Note that urban leisure park is full of obstacles, creating rotor/vortex, intermittent wind supply cut-off etc that needs full brain attention, reacting “non-stop” to ever changing wind situation in just a “matter of seconds”.

We can never compare the mechanical/thermal turbulence of urban leisure parks with seashores or hilltops in terms of wind stability. Urban leisure park wind attitude is very highly unstable. As we have mentioned, beginners with approx two to fifteen days training on seashore/hilltop can even close their eyes once wing is on top of their head (see actual video footage below). This is due to seashore’s/hilltop’s almost constant wind speed. PG wings in this environment used to fly itself with only very minimal input from beginners. It’s the other way around in terms of urban leisure park PGGHe with full of obstacles- wing needs to control “every single seconds” or we will be lofted prematurely or being dragged downwind.

The rule of SAFETY is simple – this PGGHe is very dangerous when wrongly implemented… therefore let’s not make joke closing our eyes in this dynamic environment. Do it [closing your eyes] in a less dynamic seashore/hilltop area if we want but never within an urban leisure parks with tons of obstacles for safety reason and preserve life.

See actual video footage below, why seashore is so fantastic, safe and perfect for beginners implementing PGGHe – closed eyes, wing on top of our head as long as we want and with very minimal input from pilot. This beautiful and perfect seashore PGGHe outcome is very impossible to implement in an urban parks with full of obstacles as wing needs continuous pilot’s input due to non-stop switching of wind speed every single second.

This seashore PGGHe is the exact replica of a PG wing on an extremely stable wind flow on-air  therefore we don’t need to ask ourselves why paraglider wing is very easy to fly by a complete beginners with only approx one to two hours toggle/brake control instruction, they can do a short or even long hops safely within a safe slope with stable wind speed but why PG fatal accidents and even deaths occur from time to time?

Again, it’s because of the misconception of “some” complete beginners and a handful of fully qualified PG pilots that after several days of PG training (approx 5 days for Elementary Pilot (EP) course followed by approx 10 days for Club Pilot (CP) course), we are already capable to ground handle our PG wings and launch safely – a very deadly misconception – when these people encountered turbulence (airborne or on the ground) and no idea what to do due to lack of PG ground handling simulation, then they will be included in the list of injured and dead individuals… net effect? This is the main reason why general public branded this hobby (sport if you wish) as deadly dangerous.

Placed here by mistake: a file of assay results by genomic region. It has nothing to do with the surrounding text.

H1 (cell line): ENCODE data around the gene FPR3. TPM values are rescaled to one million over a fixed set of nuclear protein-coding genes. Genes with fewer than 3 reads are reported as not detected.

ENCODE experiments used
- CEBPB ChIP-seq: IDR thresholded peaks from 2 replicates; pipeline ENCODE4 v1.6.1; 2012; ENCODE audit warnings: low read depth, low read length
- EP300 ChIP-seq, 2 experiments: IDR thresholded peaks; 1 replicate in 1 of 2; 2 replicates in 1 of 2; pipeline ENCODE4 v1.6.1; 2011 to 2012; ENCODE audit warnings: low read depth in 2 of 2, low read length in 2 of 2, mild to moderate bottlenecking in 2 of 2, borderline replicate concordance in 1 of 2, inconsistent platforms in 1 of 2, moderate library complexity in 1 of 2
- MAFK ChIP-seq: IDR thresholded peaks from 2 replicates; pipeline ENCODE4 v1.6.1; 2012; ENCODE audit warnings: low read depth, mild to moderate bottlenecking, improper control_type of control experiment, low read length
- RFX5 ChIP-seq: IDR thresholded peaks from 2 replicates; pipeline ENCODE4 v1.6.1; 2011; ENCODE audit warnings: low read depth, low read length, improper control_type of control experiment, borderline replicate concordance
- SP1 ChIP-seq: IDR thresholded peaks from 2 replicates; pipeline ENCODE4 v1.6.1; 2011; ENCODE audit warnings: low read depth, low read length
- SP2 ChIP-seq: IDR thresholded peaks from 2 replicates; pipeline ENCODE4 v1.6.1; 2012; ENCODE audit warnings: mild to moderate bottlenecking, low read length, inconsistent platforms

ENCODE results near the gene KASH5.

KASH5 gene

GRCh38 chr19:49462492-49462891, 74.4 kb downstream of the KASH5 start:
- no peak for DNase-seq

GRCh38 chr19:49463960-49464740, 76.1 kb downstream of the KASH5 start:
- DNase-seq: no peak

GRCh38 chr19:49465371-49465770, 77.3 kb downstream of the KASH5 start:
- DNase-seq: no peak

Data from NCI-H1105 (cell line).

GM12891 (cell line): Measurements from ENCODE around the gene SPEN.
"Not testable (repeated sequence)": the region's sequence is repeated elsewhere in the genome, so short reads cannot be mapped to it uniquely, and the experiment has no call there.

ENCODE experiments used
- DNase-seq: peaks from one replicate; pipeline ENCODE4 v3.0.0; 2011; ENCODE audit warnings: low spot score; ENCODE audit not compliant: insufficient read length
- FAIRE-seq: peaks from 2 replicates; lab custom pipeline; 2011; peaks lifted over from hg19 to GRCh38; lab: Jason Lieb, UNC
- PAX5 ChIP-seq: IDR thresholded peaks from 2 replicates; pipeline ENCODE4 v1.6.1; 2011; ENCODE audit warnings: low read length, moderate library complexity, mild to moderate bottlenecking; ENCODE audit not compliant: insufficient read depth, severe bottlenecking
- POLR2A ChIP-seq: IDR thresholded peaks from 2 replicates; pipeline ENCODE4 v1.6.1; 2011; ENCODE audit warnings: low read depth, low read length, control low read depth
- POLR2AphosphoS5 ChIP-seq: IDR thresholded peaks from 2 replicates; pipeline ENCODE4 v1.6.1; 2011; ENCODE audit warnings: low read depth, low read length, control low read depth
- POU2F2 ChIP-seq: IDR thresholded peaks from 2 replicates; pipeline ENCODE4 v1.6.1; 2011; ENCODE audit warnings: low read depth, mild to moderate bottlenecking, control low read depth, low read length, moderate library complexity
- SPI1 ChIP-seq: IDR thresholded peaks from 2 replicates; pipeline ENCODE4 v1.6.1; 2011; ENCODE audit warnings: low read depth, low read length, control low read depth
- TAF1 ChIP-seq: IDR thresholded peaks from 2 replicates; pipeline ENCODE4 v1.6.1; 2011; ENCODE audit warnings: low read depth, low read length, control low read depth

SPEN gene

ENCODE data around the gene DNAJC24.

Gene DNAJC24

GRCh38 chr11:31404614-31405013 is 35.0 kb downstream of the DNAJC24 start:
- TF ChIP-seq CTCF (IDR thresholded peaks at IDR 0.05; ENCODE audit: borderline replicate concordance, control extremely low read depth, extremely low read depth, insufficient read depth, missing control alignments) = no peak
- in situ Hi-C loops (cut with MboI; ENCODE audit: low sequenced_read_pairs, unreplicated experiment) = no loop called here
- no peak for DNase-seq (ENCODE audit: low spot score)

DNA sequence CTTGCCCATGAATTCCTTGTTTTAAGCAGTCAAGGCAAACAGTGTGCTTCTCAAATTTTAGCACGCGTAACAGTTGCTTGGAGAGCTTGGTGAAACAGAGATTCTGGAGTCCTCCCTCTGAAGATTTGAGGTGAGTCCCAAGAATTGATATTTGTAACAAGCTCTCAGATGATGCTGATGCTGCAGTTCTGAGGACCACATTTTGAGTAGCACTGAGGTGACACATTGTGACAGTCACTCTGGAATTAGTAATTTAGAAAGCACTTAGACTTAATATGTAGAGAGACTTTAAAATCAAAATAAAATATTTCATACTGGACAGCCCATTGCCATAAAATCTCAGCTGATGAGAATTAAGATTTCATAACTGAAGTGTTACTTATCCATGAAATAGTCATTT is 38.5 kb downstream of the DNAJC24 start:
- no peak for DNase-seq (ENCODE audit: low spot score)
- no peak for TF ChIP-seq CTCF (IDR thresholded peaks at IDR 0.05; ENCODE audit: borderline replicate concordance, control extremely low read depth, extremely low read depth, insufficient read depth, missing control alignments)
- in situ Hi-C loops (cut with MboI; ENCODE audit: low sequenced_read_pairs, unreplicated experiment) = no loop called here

Talking to them (general public) is a good way to propagate this hobby and “educate” them that it is not dangerous and will only become deadly due to a handful of people who wish to fly instantly without proper training (adrenalineeeee freaks who only wants to showoff). Trust me… those idiots boils my blood because they are the ones who are destroying the good reputation of all safe PG pilots around the world who considered safety as paramount. Practice and tons of practice is the only key to safety.

Flying or ground handling paraglider wing is not a walk in the park when wind attitude turned horribly unstable from very stable calm state. The result is severe injuries or death due to lack of PGGHe knowledge to control PG wing during unstable turbulent and high wind condition – and again,,, the only solution is a continuous practice to build up our PGGHe skills as the word “safety” is always shouting at us from inside our curly brain,,, luckily protected by our coconut shell. 😉